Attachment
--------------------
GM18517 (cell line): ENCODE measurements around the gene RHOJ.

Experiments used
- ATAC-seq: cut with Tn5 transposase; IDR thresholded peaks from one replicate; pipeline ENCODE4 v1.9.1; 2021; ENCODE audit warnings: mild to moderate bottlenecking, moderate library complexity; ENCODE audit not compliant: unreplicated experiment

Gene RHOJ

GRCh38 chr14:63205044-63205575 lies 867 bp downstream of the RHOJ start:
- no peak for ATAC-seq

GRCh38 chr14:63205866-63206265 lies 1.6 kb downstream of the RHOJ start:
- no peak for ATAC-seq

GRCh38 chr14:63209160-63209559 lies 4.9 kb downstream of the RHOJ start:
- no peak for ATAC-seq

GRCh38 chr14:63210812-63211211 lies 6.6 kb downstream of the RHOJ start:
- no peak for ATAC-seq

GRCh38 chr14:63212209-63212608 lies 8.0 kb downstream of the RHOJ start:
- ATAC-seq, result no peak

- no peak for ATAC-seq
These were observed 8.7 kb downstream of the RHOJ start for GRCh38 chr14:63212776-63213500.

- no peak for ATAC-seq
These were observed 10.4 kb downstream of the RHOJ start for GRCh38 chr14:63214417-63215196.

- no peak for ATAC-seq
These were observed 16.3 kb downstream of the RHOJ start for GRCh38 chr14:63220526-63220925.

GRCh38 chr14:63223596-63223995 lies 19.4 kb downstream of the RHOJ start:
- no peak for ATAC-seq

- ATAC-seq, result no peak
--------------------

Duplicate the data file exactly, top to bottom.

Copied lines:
GM18517 (cell line): ENCODE measurements around the gene RHOJ.

Experiments used
- ATAC-seq: cut with Tn5 transposase; IDR thresholded peaks from one replicate; pipeline ENCODE4 v1.9.1; 2021; ENCODE audit warnings: mild to moderate bottlenecking, moderate library complexity; ENCODE audit not compliant: unreplicated experiment

Gene RHOJ

GRCh38 chr14:63205044-63205575 lies 867 bp downstream of the RHOJ start:
- no peak for ATAC-seq

GRCh38 chr14:63205866-63206265 lies 1.6 kb downstream of the RHOJ start:
- no peak for ATAC-seq

GRCh38 chr14:63209160-63209559 lies 4.9 kb downstream of the RHOJ start:
- no peak for ATAC-seq

GRCh38 chr14:63210812-63211211 lies 6.6 kb downstream of the RHOJ start:
- no peak for ATAC-seq

GRCh38 chr14:63212209-63212608 lies 8.0 kb downstream of the RHOJ start:
- ATAC-seq, result no peak

- no peak for ATAC-seq
These were observed 8.7 kb downstream of the RHOJ start for GRCh38 chr14:63212776-63213500.

- no peak for ATAC-seq
These were observed 10.4 kb downstream of the RHOJ start for GRCh38 chr14:63214417-63215196.

- no peak for ATAC-seq
These were observed 16.3 kb downstream of the RHOJ start for GRCh38 chr14:63220526-63220925.

GRCh38 chr14:63223596-63223995 lies 19.4 kb downstream of the RHOJ start:
- no peak for ATAC-seq

- ATAC-seq, result no peak